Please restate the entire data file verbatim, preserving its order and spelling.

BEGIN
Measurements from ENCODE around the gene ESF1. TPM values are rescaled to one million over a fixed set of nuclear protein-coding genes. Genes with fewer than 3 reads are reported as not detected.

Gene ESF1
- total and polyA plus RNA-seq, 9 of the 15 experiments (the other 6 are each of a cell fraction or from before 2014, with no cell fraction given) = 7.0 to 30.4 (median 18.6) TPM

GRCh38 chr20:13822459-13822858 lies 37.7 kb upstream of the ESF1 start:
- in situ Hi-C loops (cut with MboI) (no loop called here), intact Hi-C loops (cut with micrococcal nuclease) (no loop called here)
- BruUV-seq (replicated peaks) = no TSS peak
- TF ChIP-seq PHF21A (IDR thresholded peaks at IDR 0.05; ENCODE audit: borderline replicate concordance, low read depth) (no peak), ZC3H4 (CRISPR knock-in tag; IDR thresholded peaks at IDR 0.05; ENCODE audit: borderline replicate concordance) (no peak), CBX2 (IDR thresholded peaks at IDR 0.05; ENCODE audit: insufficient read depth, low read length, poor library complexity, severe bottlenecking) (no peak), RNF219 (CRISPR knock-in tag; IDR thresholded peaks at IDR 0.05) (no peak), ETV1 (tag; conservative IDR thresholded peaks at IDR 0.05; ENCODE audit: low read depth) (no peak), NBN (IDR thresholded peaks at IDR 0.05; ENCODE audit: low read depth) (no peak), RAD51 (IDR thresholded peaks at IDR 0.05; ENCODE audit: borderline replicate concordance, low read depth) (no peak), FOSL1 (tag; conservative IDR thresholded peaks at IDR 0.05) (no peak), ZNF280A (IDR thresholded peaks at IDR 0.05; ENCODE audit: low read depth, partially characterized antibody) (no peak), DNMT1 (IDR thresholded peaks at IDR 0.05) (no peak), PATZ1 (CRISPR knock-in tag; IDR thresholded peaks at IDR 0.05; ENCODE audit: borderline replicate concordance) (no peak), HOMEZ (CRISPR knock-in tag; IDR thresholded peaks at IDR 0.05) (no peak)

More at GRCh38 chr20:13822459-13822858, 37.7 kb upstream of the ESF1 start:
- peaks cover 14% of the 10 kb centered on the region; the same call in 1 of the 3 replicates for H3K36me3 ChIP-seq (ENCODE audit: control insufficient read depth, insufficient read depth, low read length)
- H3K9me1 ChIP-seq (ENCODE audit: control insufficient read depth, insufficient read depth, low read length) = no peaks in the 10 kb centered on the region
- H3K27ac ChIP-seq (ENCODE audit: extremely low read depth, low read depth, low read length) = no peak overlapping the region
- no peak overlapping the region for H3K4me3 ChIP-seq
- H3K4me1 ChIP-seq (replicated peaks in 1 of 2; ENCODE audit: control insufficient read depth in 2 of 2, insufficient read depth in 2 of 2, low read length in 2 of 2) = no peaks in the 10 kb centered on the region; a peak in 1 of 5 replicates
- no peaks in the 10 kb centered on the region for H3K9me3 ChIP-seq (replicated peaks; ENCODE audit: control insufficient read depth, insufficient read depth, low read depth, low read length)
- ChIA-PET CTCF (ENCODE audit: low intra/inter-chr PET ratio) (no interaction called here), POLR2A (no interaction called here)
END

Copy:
Measurements from ENCODE around the gene ESF1. TPM values are rescaled to one million over a fixed set of nuclear protein-coding genes. Genes with fewer than 3 reads are reported as not detected.

Gene ESF1
- total and polyA plus RNA-seq, 9 of the 15 experiments (the other 6 are each of a cell fraction or from before 2014, with no cell fraction given) = 7.0 to 30.4 (median 18.6) TPM

GRCh38 chr20:13822459-13822858 lies 37.7 kb upstream of the ESF1 start:
- in situ Hi-C loops (cut with MboI) (no loop called here), intact Hi-C loops (cut with micrococcal nuclease) (no loop called here)
- BruUV-seq (replicated peaks) = no TSS peak
- TF ChIP-seq PHF21A (IDR thresholded peaks at IDR 0.05; ENCODE audit: borderline replicate concordance, low read depth) (no peak), ZC3H4 (CRISPR knock-in tag; IDR thresholded peaks at IDR 0.05; ENCODE audit: borderline replicate concordance) (no peak), CBX2 (IDR thresholded peaks at IDR 0.05; ENCODE audit: insufficient read depth, low read length, poor library complexity, severe bottlenecking) (no peak), RNF219 (CRISPR knock-in tag; IDR thresholded peaks at IDR 0.05) (no peak), ETV1 (tag; conservative IDR thresholded peaks at IDR 0.05; ENCODE audit: low read depth) (no peak), NBN (IDR thresholded peaks at IDR 0.05; ENCODE audit: low read depth) (no peak), RAD51 (IDR thresholded peaks at IDR 0.05; ENCODE audit: borderline replicate concordance, low read depth) (no peak), FOSL1 (tag; conservative IDR thresholded peaks at IDR 0.05) (no peak), ZNF280A (IDR thresholded peaks at IDR 0.05; ENCODE audit: low read depth, partially characterized antibody) (no peak), DNMT1 (IDR thresholded peaks at IDR 0.05) (no peak), PATZ1 (CRISPR knock-in tag; IDR thresholded peaks at IDR 0.05; ENCODE audit: borderline replicate concordance) (no peak), HOMEZ (CRISPR knock-in tag; IDR thresholded peaks at IDR 0.05) (no peak)

More at GRCh38 chr20:13822459-13822858, 37.7 kb upstream of the ESF1 start:
- peaks cover 14% of the 10 kb centered on the region; the same call in 1 of the 3 replicates for H3K36me3 ChIP-seq (ENCODE audit: control insufficient read depth, insufficient read depth, low read length)
- H3K9me1 ChIP-seq (ENCODE audit: control insufficient read depth, insufficient read depth, low read length) = no peaks in the 10 kb centered on the region
- H3K27ac ChIP-seq (ENCODE audit: extremely low read depth, low read depth, low read length) = no peak overlapping the region
- no peak overlapping the region for H3K4me3 ChIP-seq
- H3K4me1 ChIP-seq (replicated peaks in 1 of 2; ENCODE audit: control insufficient read depth in 2 of 2, insufficient read depth in 2 of 2, low read length in 2 of 2) = no peaks in the 10 kb centered on the region; a peak in 1 of 5 replicates
- no peaks in the 10 kb centered on the region for H3K9me3 ChIP-seq (replicated peaks; ENCODE audit: control insufficient read depth, insufficient read depth, low read depth, low read length)
- ChIA-PET CTCF (ENCODE audit: low intra/inter-chr PET ratio) (no interaction called here), POLR2A (no interaction called here)